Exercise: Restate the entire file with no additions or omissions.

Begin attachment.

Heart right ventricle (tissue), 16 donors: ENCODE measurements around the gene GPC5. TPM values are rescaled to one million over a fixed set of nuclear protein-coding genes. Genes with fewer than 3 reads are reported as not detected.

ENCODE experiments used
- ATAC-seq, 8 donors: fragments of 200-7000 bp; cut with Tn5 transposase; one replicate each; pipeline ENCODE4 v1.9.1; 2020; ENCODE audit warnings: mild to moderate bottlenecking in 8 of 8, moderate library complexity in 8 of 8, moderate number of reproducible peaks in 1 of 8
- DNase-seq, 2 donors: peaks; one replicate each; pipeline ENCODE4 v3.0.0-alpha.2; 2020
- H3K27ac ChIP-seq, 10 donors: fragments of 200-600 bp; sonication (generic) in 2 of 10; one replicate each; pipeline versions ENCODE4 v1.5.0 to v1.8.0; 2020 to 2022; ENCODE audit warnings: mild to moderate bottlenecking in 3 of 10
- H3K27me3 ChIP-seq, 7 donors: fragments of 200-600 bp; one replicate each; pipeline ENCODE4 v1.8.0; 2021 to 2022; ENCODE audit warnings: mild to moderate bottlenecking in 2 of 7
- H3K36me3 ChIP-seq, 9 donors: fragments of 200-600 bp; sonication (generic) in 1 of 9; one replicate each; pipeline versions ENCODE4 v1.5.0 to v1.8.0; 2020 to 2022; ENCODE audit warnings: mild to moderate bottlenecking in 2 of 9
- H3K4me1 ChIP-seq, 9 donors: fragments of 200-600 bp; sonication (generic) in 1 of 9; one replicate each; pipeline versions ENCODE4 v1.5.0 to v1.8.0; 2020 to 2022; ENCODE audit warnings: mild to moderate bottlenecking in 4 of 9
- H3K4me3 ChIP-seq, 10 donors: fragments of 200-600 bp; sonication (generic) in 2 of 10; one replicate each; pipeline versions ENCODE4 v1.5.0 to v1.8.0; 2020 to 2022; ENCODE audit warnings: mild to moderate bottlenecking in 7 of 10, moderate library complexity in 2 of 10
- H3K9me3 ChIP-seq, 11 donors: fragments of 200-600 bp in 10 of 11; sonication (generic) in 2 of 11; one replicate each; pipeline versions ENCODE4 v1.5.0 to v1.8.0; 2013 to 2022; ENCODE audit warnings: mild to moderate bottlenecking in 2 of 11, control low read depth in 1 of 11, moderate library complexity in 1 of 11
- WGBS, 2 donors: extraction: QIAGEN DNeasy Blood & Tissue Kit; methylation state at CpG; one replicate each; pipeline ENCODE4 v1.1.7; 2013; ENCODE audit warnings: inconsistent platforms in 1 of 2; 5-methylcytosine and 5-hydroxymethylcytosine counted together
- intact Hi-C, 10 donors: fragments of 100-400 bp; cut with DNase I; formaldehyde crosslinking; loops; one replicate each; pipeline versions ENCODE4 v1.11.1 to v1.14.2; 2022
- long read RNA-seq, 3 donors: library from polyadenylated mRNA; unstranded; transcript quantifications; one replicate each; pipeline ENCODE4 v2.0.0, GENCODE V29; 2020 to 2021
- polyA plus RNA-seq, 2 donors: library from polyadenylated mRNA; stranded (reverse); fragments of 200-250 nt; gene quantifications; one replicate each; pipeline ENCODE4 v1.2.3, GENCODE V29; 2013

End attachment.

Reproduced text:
Heart right ventricle (tissue), 16 donors: ENCODE measurements around the gene GPC5. TPM values are rescaled to one million over a fixed set of nuclear protein-coding genes. Genes with fewer than 3 reads are reported as not detected.

ENCODE experiments used
- ATAC-seq, 8 donors: fragments of 200-7000 bp; cut with Tn5 transposase; one replicate each; pipeline ENCODE4 v1.9.1; 2020; ENCODE audit warnings: mild to moderate bottlenecking in 8 of 8, moderate library complexity in 8 of 8, moderate number of reproducible peaks in 1 of 8
- DNase-seq, 2 donors: peaks; one replicate each; pipeline ENCODE4 v3.0.0-alpha.2; 2020
- H3K27ac ChIP-seq, 10 donors: fragments of 200-600 bp; sonication (generic) in 2 of 10; one replicate each; pipeline versions ENCODE4 v1.5.0 to v1.8.0; 2020 to 2022; ENCODE audit warnings: mild to moderate bottlenecking in 3 of 10
- H3K27me3 ChIP-seq, 7 donors: fragments of 200-600 bp; one replicate each; pipeline ENCODE4 v1.8.0; 2021 to 2022; ENCODE audit warnings: mild to moderate bottlenecking in 2 of 7
- H3K36me3 ChIP-seq, 9 donors: fragments of 200-600 bp; sonication (generic) in 1 of 9; one replicate each; pipeline versions ENCODE4 v1.5.0 to v1.8.0; 2020 to 2022; ENCODE audit warnings: mild to moderate bottlenecking in 2 of 9
- H3K4me1 ChIP-seq, 9 donors: fragments of 200-600 bp; sonication (generic) in 1 of 9; one replicate each; pipeline versions ENCODE4 v1.5.0 to v1.8.0; 2020 to 2022; ENCODE audit warnings: mild to moderate bottlenecking in 4 of 9
- H3K4me3 ChIP-seq, 10 donors: fragments of 200-600 bp; sonication (generic) in 2 of 10; one replicate each; pipeline versions ENCODE4 v1.5.0 to v1.8.0; 2020 to 2022; ENCODE audit warnings: mild to moderate bottlenecking in 7 of 10, moderate library complexity in 2 of 10
- H3K9me3 ChIP-seq, 11 donors: fragments of 200-600 bp in 10 of 11; sonication (generic) in 2 of 11; one replicate each; pipeline versions ENCODE4 v1.5.0 to v1.8.0; 2013 to 2022; ENCODE audit warnings: mild to moderate bottlenecking in 2 of 11, control low read depth in 1 of 11, moderate library complexity in 1 of 11
- WGBS, 2 donors: extraction: QIAGEN DNeasy Blood & Tissue Kit; methylation state at CpG; one replicate each; pipeline ENCODE4 v1.1.7; 2013; ENCODE audit warnings: inconsistent platforms in 1 of 2; 5-methylcytosine and 5-hydroxymethylcytosine counted together
- intact Hi-C, 10 donors: fragments of 100-400 bp; cut with DNase I; formaldehyde crosslinking; loops; one replicate each; pipeline versions ENCODE4 v1.11.1 to v1.14.2; 2022
- long read RNA-seq, 3 donors: library from polyadenylated mRNA; unstranded; transcript quantifications; one replicate each; pipeline ENCODE4 v2.0.0, GENCODE V29; 2020 to 2021
- polyA plus RNA-seq, 2 donors: library from polyadenylated mRNA; stranded (reverse); fragments of 200-250 nt; gene quantifications; one replicate each; pipeline ENCODE4 v1.2.3, GENCODE V29; 2013